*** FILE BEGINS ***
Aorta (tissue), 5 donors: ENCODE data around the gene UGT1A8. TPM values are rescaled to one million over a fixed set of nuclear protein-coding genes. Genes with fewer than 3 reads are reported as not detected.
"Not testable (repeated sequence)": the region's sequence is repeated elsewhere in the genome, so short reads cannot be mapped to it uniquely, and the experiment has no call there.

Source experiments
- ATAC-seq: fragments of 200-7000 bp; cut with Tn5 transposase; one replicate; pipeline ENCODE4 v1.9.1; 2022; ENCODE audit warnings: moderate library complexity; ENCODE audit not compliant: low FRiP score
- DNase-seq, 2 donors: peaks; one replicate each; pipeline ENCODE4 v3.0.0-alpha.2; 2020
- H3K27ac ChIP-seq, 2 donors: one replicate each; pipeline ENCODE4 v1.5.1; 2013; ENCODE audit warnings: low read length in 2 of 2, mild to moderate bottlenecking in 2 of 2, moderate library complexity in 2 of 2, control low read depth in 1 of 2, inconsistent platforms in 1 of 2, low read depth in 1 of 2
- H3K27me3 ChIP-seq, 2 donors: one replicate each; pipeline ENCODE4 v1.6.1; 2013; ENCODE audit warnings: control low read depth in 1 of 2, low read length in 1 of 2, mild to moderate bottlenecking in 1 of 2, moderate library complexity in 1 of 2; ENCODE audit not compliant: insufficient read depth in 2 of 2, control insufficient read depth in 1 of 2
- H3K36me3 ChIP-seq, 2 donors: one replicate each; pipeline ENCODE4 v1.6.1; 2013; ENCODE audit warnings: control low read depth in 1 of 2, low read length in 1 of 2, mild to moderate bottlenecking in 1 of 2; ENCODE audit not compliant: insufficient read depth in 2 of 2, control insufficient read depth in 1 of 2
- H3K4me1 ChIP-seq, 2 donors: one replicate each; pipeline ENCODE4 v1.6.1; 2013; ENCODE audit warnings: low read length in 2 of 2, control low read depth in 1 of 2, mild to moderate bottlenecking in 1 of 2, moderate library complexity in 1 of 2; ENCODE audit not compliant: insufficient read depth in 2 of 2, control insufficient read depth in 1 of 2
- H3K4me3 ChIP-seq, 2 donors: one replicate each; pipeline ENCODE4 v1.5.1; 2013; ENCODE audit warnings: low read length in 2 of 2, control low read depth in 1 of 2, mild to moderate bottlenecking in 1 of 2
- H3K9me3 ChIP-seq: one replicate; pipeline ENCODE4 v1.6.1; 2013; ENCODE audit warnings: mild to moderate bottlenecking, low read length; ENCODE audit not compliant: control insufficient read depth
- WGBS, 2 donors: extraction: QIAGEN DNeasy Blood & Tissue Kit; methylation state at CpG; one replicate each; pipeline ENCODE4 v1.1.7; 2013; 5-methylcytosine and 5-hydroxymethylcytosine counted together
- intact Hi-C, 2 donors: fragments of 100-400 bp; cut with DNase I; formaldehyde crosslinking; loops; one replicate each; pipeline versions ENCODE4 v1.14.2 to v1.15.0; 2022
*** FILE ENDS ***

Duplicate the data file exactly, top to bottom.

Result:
Aorta (tissue), 5 donors: ENCODE data around the gene UGT1A8. TPM values are rescaled to one million over a fixed set of nuclear protein-coding genes. Genes with fewer than 3 reads are reported as not detected.
"Not testable (repeated sequence)": the region's sequence is repeated elsewhere in the genome, so short reads cannot be mapped to it uniquely, and the experiment has no call there.

Source experiments
- ATAC-seq: fragments of 200-7000 bp; cut with Tn5 transposase; one replicate; pipeline ENCODE4 v1.9.1; 2022; ENCODE audit warnings: moderate library complexity; ENCODE audit not compliant: low FRiP score
- DNase-seq, 2 donors: peaks; one replicate each; pipeline ENCODE4 v3.0.0-alpha.2; 2020
- H3K27ac ChIP-seq, 2 donors: one replicate each; pipeline ENCODE4 v1.5.1; 2013; ENCODE audit warnings: low read length in 2 of 2, mild to moderate bottlenecking in 2 of 2, moderate library complexity in 2 of 2, control low read depth in 1 of 2, inconsistent platforms in 1 of 2, low read depth in 1 of 2
- H3K27me3 ChIP-seq, 2 donors: one replicate each; pipeline ENCODE4 v1.6.1; 2013; ENCODE audit warnings: control low read depth in 1 of 2, low read length in 1 of 2, mild to moderate bottlenecking in 1 of 2, moderate library complexity in 1 of 2; ENCODE audit not compliant: insufficient read depth in 2 of 2, control insufficient read depth in 1 of 2
- H3K36me3 ChIP-seq, 2 donors: one replicate each; pipeline ENCODE4 v1.6.1; 2013; ENCODE audit warnings: control low read depth in 1 of 2, low read length in 1 of 2, mild to moderate bottlenecking in 1 of 2; ENCODE audit not compliant: insufficient read depth in 2 of 2, control insufficient read depth in 1 of 2
- H3K4me1 ChIP-seq, 2 donors: one replicate each; pipeline ENCODE4 v1.6.1; 2013; ENCODE audit warnings: low read length in 2 of 2, control low read depth in 1 of 2, mild to moderate bottlenecking in 1 of 2, moderate library complexity in 1 of 2; ENCODE audit not compliant: insufficient read depth in 2 of 2, control insufficient read depth in 1 of 2
- H3K4me3 ChIP-seq, 2 donors: one replicate each; pipeline ENCODE4 v1.5.1; 2013; ENCODE audit warnings: low read length in 2 of 2, control low read depth in 1 of 2, mild to moderate bottlenecking in 1 of 2
- H3K9me3 ChIP-seq: one replicate; pipeline ENCODE4 v1.6.1; 2013; ENCODE audit warnings: mild to moderate bottlenecking, low read length; ENCODE audit not compliant: control insufficient read depth
- WGBS, 2 donors: extraction: QIAGEN DNeasy Blood & Tissue Kit; methylation state at CpG; one replicate each; pipeline ENCODE4 v1.1.7; 2013; 5-methylcytosine and 5-hydroxymethylcytosine counted together
- intact Hi-C, 2 donors: fragments of 100-400 bp; cut with DNase I; formaldehyde crosslinking; loops; one replicate each; pipeline versions ENCODE4 v1.14.2 to v1.15.0; 2022